Respecting Hatikva

In a state that defines itself as both Jewish and democratic, the right to respectfully refuse must be respected alongside the right of the state to try to inculcate its citizens with patriotism.

July 15, 2011 07:28
3 minute read.
Protester wrapped in Israeli flag [illustrative]

Protester wrapped in Israeli flag 311 R. (photo credit: Reuters)


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Education Minister Gideon Sa’ar has embarked on an eminently laudable mission of teaching our youngsters simple patriotism. By next Independence Day the minister wants all kindergarten-age children in state-run schools – not including the Arab sector or haredim who are overwhelmingly enrolled in private or semi-private schools – to know Hatikva, the national anthem, by heart.

Directives from the Education Ministry have been put in place to make sure this goal is achieved.

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Starting this coming school year, kindergarten teachers will be expected to begin each week with the recitation of Hatikva accompanied by the display of the flag. At least one class a week should be devoted to familiarizing the children with the state’s national symbols. The Education Ministry will monitor the implementation of the directives, which are aimed at “fostering children’s national identity and feeling of belonging throughout the year.”

We believe, along with the education minister, that the state has the right and the obligation to use the public school system to help strengthen its citizens’ national identity. Beginning at an early age, pupils should learn about and respect national symbols such as the flag and the national anthem.

Not everyone agrees, however. Gavriel Solomon, professor emeritus at the University of Haifa and recipient of the 2001 Israel Prize for his work in education, took a particularly extreme position. In an interview on Army Radio Thursday, Solomon compared Sa’ar’s Hatikva initiative to the educational system in fascist Italy during the Second World War.

“It looks like a competition between members of the Likud to see who can push us faster into the arms of fascism,” Solomon told Haaretz.

“We are a Jewish but also a democratic state, and with this balance even the best of intentions sounds chauvinistic.”

Yaron Ezrahi, professor of political science at the Hebrew University, also sharply criticized the initiative.

“They are doing an injustice to the State of Israel and to Jewish identity by starting this only in kindergarten,” Ezrahi said cynically. “They should start in the maternity wards.”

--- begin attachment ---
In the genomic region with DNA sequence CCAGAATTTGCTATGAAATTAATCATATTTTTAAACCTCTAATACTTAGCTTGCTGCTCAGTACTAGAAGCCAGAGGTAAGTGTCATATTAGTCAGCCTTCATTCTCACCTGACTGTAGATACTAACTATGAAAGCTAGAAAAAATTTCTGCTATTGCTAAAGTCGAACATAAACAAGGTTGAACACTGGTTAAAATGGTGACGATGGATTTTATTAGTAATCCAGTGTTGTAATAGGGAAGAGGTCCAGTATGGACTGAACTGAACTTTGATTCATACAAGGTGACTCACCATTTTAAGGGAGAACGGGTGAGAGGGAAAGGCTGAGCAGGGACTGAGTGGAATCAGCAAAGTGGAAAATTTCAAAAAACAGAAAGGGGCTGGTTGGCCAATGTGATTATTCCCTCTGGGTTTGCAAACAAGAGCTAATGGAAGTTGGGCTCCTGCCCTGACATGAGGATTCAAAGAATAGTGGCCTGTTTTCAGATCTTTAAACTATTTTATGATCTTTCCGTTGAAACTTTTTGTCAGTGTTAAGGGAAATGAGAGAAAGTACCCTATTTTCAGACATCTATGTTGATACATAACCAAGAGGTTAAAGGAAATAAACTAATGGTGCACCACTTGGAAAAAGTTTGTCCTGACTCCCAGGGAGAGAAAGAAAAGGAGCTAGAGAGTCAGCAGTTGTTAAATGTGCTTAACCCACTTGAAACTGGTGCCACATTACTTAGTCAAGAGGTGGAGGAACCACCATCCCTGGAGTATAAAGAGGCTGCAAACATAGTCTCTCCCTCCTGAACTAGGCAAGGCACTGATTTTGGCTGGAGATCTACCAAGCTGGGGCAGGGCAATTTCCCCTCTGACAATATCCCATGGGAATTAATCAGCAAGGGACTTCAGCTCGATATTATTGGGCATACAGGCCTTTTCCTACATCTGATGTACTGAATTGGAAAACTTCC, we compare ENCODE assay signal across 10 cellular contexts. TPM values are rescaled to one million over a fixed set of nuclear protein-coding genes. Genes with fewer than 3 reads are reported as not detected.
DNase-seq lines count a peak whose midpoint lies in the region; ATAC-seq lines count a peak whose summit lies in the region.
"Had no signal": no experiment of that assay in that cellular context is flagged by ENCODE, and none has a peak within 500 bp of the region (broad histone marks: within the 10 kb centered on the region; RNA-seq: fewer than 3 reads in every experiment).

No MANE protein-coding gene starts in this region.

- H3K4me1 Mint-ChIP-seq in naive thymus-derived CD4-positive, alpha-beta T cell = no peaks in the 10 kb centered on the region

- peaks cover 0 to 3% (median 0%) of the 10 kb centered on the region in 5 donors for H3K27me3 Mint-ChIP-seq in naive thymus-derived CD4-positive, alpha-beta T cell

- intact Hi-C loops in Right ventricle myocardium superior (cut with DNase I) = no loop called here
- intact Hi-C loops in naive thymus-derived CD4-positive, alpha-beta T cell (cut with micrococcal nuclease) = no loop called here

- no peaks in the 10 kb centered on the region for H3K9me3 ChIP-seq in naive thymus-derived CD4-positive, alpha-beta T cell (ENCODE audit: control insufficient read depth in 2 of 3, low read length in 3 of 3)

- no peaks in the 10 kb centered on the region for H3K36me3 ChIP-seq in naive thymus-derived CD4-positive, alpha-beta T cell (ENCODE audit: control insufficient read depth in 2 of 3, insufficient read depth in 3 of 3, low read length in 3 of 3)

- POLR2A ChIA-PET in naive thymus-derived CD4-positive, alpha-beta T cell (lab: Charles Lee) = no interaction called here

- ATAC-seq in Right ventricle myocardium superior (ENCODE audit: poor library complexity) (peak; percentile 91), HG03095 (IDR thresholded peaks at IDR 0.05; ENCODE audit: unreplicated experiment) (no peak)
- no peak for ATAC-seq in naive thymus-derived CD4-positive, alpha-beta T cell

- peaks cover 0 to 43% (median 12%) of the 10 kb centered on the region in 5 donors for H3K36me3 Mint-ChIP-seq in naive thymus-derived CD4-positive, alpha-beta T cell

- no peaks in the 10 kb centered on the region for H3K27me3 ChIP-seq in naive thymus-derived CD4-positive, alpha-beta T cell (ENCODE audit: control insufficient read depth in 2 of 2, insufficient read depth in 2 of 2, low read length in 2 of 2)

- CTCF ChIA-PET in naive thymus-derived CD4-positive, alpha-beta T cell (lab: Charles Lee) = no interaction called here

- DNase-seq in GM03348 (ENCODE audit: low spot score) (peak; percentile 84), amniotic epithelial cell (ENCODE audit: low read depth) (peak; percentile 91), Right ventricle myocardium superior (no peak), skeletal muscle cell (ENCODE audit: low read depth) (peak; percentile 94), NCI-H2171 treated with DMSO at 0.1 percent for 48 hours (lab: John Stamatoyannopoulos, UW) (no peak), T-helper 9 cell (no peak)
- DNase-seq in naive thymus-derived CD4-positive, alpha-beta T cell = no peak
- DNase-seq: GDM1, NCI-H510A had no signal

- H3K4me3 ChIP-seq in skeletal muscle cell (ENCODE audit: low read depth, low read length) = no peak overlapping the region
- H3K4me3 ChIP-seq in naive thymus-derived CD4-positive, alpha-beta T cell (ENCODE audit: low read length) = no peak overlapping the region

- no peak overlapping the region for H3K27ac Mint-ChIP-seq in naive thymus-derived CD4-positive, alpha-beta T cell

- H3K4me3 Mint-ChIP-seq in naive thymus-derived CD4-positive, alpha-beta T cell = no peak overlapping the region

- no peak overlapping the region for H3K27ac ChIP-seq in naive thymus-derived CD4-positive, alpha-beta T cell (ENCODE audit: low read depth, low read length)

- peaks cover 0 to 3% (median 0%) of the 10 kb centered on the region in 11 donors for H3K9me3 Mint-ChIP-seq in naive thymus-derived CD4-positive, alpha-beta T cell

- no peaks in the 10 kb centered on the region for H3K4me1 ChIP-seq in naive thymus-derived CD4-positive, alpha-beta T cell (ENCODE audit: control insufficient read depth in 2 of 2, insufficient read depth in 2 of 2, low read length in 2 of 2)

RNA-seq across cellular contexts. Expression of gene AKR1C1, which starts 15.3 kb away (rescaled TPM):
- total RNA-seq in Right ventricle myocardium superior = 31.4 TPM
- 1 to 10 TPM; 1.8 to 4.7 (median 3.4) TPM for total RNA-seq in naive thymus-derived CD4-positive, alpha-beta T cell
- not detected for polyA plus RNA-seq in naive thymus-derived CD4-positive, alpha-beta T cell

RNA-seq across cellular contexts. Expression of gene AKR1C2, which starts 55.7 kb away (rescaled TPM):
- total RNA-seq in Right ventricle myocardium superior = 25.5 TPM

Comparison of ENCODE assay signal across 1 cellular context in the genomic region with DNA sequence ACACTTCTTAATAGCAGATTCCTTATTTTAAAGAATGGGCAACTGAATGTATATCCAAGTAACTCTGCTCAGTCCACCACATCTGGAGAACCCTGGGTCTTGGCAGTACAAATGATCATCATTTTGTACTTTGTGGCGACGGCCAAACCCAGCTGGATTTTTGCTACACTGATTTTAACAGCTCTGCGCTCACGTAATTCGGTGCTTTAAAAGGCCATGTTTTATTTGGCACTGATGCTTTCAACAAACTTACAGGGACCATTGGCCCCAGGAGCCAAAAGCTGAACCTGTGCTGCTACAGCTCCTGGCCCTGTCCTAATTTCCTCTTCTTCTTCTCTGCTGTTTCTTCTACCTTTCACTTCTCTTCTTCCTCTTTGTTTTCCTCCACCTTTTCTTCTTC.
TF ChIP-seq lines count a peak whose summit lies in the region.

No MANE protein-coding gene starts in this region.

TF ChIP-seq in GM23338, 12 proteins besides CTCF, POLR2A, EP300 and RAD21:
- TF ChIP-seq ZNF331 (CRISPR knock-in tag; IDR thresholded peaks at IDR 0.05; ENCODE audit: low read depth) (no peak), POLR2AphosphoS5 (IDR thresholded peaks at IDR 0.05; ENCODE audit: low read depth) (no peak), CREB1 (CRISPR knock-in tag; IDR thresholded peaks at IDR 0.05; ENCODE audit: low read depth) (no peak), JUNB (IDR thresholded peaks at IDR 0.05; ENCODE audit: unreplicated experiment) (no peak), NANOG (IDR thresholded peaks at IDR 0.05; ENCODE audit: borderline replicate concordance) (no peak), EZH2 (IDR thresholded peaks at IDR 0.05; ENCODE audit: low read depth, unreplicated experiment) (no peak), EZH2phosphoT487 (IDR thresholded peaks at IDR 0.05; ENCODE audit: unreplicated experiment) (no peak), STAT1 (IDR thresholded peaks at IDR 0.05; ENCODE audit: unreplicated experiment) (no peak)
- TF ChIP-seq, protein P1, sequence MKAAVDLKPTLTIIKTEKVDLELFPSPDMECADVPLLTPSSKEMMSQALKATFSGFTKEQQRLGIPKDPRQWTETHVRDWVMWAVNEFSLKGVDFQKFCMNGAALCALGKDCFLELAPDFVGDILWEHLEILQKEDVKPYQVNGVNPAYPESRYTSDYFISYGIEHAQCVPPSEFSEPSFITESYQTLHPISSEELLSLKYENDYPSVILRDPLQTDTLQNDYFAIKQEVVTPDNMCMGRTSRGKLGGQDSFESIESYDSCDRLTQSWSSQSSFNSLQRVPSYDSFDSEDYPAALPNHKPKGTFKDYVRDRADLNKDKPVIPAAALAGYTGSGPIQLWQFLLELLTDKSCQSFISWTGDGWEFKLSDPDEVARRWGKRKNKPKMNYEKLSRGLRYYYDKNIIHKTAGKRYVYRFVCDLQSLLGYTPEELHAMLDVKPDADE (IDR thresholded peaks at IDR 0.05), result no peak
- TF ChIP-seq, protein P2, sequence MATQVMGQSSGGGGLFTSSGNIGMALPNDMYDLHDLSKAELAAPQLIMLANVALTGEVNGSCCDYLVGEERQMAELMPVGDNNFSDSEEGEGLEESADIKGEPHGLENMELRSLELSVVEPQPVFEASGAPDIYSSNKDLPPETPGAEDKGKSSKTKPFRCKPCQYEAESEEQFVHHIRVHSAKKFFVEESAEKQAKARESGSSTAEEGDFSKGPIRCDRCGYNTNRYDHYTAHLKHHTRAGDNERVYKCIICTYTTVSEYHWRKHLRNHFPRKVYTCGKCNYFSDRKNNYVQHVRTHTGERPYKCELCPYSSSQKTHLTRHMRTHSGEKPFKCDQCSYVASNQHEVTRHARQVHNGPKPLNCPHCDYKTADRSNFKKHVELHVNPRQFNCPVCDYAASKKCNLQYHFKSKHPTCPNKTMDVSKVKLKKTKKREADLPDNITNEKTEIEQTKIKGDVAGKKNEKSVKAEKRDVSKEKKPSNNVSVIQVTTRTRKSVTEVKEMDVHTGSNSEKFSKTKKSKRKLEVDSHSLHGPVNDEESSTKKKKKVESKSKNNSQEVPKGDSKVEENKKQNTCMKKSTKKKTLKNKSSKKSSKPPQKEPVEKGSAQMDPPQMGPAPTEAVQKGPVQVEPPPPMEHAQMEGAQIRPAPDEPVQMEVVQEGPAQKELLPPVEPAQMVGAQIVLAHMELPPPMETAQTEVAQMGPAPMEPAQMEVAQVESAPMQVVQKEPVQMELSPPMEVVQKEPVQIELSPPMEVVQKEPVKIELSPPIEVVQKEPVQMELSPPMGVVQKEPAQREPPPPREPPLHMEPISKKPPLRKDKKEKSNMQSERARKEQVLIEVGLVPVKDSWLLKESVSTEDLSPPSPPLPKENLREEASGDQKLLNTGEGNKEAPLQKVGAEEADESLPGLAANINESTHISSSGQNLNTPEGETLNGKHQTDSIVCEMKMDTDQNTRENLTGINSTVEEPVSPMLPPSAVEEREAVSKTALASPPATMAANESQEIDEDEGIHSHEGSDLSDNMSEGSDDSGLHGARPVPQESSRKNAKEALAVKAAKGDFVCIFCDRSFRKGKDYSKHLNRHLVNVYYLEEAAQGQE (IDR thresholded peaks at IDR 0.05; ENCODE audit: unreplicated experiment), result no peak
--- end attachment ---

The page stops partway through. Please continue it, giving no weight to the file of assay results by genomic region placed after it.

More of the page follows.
Notwithstanding Solomon’s allusions to fascism and Ezrahi’s caustic cynicism, obliging schoolchildren to recite the national anthem is an accepted practice in many Western countries.

Public schools in many US states begin their day with the Pledge of Allegiance. In 2009, Nova Scotia’s then-education minister Judy Streatch called on all school boards to make daily singing of “O Canada” mandatory. In Australia, students may be required to recite the Australian Oath of Allegiance or a similar declaration.

True, none of these states permits schools to use coercion. For instance, in 1943, the US Supreme Court ruled, in the landmark West Virginia State Board of Education v. Barnette, that it was a violation of free speech to force students – in this instance Jehovah’s Witnesses – to salute the American flag and say the Pledge of Allegiance. The court ruled that compelling students to salute the flag, and threatening them with expulsion if they chose not to, was an illegitimate way to foster national unity. The justices nevertheless upheld the right of the state to use the public education system to inculcate youngsters with patriotism, as long is it did not infringe on the individual’s right to refuse to participate.

The same sort of Solomonic approach should be adopted with Sa’ar’s Hatikva initiative. Our students should be expected to know their national anthem by heart and to respect their flag. At the same time it should also be understood that there will be a small minority of parents – post-Zionists, binationalists, anti-Zionist haredim, extremists on the Right disgruntled by Zionist leadership’s territorial compromises, even Jehovah’s Witnesses – who will oppose the idea that their child is obligated to perform the declarative act of reciting Hatikva during the ceremonial unfurling of the flag.

In a state that defines itself as both Jewish and democratic, the right to respectfully refuse must be respected alongside the right of the state to try to inculcate its citizens with patriotism.

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